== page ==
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The post title comes from a connection on LinkedIn … an author who enjoys teaching others about the differences between management and leadership … one of many inputs I value on my own leadership journey. So what does the question posed in the image have to do with leadership?

Over the years, I’ve had many posts centering on the topic of purpose.  Taking some of those thoughts to heart, I would argue the question has everything to do with the role we serve as Product Management leaders.

81396be8-443d-4320-9875-410e6af34fdd-originalMany years ago I attended a Leadership Summit where the concept of thriving was described as the intersection between your passion, your skills, and your point of purpose/impact. The intersection can be found by answering these questions:

  1. What makes you come alive (Passion)
  2. What are your innate strengths (Skills)
  3. Where do you add the greatest value (Not just what are you good at, but what do you enjoy)
  4. How will you measure your life (Values)

In other words, why do you do what you do? Do you feel a sense of passion & purpose in your role?  Are you thriving?  Or simply surviving?

“He who has a why can endure any how.’ Knowing your why is an important first step in figuring out how to achieve the goals that excite you and create a life you enjoy living (versus merely surviving!).” German philosopher Frederick Nietzsche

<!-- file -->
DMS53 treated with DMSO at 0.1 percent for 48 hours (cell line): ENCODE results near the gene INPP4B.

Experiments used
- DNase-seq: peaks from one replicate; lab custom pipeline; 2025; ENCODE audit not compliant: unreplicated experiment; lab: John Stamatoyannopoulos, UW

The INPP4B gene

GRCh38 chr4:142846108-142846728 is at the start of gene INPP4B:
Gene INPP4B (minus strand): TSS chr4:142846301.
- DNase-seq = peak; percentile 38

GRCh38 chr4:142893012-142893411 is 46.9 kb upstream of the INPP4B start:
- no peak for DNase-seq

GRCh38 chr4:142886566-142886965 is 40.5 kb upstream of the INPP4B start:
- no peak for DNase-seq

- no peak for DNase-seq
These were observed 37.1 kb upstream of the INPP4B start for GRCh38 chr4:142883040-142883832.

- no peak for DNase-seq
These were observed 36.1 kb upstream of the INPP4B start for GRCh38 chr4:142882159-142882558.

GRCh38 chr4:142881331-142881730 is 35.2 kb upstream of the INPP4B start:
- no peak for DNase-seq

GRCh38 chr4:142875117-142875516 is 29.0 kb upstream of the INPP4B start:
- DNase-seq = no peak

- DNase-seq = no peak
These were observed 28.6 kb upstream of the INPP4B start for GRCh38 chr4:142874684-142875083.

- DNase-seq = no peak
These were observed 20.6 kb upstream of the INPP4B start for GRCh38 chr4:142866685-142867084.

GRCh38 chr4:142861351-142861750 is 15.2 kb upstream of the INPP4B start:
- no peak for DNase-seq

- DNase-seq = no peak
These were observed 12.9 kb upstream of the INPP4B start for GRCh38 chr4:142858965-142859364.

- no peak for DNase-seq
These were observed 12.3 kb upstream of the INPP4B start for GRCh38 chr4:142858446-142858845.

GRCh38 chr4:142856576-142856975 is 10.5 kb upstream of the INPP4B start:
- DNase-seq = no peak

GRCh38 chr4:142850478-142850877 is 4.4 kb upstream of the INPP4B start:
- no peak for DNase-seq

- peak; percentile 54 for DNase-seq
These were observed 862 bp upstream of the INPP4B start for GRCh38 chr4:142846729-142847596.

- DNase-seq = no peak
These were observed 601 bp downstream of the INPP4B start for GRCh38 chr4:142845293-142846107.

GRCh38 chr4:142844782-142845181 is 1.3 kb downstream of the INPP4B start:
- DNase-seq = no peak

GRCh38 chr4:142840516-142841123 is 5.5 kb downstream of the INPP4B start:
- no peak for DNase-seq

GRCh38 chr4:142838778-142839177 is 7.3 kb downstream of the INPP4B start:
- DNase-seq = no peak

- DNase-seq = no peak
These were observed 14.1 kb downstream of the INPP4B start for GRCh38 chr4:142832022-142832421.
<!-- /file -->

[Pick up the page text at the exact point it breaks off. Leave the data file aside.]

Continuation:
Sometimes you can only gain an appreciation for this in hindsight.  For example, I know my role and purpose in Product Management centers on the value software brings to the equation.  I love being a student of the disruptive nature of newer digital technologies and what it means in the context of what I do.  But I only gained this understanding by experiencing what it meant to work for a hardware company (NCR).   I am a big Jason Mraz fan (my daughter even jokes I have a man crush), and in his song 93 Million Miles he illustrates this point:

Son sometimes it may seem dark
But the absence of the light is a necessary part

I only appreciate the light because I have experienced the dark. Let me state upfront my intention is not to disparage NCR with these comments, I am only using this as an example to illustrate my point.  I joined NCR in 2010 because of the opportunity presenting itself.  A hardware company trying to become more software oriented.  Factor in my expertise in the specific area they were focusing on and it felt like a good fit.  It wasn’t.  I was a square peg, the role was a round hole. Despite what they said at the time, and by the way I have seen a more recent article with a similar stance, what I experienced was a culture/nature that was hardware to the core … an environment where my ability to lead was greatly diminished, and I was merely surviving.

So, back to the lead in for this post … the bird chooses the tree, the tree does not choose the bird.  Making sure the culture of the company is one you can thrive in is an important part of the process.  Does their nature, what they stand for, and how they go about doing things align with your purpose, your skills, and your values?  If not, despite how lucrative the tree might seem, choose another one.

Steve Johnson is another source I rely on when it comes to all things Product Management, and I thought his response to a Quora question on this topic was spot on – Why are you interested in working for a company?

My interest in a specific company is a combination of the challenge of the job I’m being hired to perform and the company’s vision for its future.

I’ve read that roughly 50% of Americans don’t like what they do. Isn’t that sad! In my past, I’ve had “jobs” that I wasn’t particularly passionate about. But, to paraphrase Simon Sinek, I’m interested in WHY the company exists. What is their purpose? And how I can help them achieve it.